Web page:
Precious opal, as compared to common opal, offers the rainbow iridescence that has been so highly prized since Roman times. Australia boasts the largest opals: a 26,350-carat gem-quality white opal found in 1989, and a 1,982.5-carat gem-quality uncut black opal unearthed in 1986. (One carat equals one-fifth of a gram.)

Class: sometimes considered precious
Origin of Name: probably derives from the Sanskrit word upala (precious stone)
Color: pale (white opal); clear (water opal); black, grey, or brown (black opal); yellow, orange, red (fire opal)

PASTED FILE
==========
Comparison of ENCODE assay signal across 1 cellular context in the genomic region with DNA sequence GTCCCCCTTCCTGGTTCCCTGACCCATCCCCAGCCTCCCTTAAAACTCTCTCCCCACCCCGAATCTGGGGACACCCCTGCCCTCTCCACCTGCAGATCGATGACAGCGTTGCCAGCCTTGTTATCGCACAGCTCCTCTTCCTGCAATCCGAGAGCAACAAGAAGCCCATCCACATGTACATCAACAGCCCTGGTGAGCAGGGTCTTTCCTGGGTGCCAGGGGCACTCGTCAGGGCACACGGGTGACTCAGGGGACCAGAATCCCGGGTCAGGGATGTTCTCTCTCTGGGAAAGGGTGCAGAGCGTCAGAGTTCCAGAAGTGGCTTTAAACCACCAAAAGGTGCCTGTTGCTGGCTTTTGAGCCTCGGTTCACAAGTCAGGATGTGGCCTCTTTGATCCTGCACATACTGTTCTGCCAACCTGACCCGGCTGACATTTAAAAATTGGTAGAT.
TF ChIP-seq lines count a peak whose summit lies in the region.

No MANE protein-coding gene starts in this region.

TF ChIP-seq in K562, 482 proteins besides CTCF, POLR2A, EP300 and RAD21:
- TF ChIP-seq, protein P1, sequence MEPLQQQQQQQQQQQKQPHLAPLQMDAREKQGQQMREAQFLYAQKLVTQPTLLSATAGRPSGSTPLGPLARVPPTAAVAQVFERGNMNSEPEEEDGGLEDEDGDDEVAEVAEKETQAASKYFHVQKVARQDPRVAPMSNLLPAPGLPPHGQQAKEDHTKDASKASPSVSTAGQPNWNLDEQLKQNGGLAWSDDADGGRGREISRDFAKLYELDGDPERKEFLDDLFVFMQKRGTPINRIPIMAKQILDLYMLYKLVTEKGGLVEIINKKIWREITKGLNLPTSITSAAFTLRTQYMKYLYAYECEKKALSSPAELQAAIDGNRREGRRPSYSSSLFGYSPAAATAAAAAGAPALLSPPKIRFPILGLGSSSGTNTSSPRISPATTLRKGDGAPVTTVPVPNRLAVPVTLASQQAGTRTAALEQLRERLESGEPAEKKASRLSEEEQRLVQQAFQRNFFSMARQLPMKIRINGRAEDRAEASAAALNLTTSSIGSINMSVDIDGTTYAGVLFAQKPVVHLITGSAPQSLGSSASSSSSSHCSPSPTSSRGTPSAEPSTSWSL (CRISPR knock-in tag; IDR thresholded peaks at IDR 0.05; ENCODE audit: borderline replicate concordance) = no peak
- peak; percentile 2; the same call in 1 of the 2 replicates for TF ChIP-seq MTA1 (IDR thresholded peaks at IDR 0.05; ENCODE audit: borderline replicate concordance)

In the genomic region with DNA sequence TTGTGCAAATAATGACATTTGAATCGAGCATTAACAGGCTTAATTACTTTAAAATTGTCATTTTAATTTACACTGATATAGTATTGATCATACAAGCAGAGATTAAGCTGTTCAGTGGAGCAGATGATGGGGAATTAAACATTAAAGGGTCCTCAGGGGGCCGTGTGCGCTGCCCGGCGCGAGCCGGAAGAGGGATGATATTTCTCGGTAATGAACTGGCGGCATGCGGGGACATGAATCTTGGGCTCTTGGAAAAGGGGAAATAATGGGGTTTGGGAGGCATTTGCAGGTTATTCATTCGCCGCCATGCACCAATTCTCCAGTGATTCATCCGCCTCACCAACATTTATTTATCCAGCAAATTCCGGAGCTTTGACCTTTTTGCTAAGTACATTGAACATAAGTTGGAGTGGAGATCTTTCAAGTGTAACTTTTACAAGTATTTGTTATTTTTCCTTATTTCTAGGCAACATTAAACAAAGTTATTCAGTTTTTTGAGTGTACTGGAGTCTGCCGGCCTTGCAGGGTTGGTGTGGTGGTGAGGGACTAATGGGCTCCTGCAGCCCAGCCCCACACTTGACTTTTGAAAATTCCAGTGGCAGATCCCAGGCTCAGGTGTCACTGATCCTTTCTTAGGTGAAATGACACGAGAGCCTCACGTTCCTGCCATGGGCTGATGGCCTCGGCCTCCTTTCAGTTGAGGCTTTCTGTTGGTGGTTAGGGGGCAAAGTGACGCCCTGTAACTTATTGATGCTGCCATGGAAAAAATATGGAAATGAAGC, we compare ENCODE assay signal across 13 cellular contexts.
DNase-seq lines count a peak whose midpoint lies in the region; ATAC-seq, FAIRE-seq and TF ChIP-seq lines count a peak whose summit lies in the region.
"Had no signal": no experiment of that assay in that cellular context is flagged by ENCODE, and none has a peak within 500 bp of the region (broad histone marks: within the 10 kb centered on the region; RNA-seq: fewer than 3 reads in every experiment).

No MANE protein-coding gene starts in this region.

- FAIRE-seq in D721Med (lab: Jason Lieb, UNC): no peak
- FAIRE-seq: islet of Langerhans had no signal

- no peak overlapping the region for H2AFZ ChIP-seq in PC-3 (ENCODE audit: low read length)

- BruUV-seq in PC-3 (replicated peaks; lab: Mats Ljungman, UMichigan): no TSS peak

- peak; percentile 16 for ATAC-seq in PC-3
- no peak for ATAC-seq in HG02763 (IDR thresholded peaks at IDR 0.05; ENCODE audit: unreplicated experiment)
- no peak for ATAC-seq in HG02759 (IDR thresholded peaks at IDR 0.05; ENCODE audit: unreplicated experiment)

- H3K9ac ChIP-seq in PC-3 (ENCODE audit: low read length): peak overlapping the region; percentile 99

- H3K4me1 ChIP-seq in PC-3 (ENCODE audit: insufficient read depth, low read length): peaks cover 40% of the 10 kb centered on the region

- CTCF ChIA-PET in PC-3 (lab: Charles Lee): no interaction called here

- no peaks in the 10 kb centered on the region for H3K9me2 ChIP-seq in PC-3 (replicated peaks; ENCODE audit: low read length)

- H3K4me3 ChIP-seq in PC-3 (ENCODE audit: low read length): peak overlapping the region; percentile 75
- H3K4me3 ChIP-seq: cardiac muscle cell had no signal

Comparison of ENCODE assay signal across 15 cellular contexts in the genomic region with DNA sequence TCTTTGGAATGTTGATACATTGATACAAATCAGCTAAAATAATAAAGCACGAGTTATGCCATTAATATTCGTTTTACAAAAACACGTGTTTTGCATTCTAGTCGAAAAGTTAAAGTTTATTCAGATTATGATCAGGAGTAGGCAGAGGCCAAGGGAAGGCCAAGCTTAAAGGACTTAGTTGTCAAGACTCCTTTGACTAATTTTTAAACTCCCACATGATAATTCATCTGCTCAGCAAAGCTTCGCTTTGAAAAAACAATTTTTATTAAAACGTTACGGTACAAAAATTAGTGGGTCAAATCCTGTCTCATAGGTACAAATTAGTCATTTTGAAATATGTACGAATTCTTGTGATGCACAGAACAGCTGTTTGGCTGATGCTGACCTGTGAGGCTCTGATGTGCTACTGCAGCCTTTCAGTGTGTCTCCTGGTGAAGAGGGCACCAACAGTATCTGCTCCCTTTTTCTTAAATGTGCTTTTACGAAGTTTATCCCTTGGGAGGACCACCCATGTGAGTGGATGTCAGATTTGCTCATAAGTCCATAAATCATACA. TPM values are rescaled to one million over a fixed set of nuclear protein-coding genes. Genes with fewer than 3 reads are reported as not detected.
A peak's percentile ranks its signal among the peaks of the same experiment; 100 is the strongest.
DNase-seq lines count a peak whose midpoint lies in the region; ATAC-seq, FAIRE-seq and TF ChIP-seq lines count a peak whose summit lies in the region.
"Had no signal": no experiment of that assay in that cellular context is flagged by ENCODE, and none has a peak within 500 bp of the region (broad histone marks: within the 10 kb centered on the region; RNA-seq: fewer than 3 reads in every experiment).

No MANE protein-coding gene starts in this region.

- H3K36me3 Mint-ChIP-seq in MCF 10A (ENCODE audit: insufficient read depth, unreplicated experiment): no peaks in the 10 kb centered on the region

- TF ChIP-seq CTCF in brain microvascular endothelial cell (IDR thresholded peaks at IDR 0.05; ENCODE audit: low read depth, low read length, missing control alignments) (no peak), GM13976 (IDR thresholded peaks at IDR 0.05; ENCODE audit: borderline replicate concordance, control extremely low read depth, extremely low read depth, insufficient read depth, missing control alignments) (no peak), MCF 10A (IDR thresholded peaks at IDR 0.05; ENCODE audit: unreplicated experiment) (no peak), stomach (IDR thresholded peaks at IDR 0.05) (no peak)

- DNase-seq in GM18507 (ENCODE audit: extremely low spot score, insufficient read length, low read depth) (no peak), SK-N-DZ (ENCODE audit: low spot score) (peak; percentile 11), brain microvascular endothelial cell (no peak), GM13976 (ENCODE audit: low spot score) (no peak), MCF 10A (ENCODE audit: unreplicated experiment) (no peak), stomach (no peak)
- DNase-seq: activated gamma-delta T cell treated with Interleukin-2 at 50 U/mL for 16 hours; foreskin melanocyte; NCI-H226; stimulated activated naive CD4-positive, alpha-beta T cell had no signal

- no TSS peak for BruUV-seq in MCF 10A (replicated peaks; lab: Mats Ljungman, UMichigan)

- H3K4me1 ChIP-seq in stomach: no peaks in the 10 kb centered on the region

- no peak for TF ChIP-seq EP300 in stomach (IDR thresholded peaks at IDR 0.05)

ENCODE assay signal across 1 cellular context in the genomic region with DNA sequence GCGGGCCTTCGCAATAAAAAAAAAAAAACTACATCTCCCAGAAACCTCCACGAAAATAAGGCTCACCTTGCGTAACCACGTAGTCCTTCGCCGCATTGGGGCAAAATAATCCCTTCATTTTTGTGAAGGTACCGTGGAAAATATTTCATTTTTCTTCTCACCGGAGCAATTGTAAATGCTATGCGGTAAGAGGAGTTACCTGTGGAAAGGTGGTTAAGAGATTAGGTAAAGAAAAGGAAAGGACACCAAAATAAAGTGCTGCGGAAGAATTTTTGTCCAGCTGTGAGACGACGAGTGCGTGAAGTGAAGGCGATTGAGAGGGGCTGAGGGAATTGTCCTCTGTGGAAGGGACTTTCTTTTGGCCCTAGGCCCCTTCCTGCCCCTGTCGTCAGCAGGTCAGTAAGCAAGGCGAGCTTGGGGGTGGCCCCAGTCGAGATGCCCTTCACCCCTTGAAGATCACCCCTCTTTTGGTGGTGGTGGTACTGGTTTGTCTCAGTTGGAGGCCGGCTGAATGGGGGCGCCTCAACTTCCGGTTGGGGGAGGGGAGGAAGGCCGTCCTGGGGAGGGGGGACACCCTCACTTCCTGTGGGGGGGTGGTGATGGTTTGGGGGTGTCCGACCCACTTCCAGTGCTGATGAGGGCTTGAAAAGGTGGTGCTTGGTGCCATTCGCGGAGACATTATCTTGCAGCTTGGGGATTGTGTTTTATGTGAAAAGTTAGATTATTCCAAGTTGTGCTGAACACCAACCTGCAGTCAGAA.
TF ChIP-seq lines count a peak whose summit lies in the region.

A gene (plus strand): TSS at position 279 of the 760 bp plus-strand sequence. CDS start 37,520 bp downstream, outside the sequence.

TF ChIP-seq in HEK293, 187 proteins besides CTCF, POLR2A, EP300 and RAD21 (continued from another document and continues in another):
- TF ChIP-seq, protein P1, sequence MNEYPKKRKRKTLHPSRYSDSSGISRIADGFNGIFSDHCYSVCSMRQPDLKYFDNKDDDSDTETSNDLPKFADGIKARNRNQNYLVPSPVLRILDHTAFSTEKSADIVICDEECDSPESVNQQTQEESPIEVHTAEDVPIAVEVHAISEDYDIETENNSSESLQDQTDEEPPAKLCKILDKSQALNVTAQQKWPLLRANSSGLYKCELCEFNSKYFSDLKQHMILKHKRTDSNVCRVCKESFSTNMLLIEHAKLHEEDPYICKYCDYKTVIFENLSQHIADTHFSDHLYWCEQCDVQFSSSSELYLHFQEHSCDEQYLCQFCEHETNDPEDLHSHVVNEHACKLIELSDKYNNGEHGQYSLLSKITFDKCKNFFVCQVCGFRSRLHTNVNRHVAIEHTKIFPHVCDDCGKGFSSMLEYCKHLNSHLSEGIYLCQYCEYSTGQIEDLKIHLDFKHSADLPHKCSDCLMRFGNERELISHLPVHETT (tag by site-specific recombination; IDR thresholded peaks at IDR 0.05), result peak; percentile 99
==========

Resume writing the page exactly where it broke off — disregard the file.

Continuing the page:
Chemical Composition: silica with up to 10 percent water (in precious opal)
Crystal System: non-crystalline or only poorly crystalline
Hardness: 5.5-6.5
Specific Gravity: 1.98-2.20
Geographic Origins: Australia (white and black opal), Mexico (fire and water opal), Brazil, Guatemala, Honduras, Nevada, Oregon, Idaho


Photo: ©International Colored Gemstone Association

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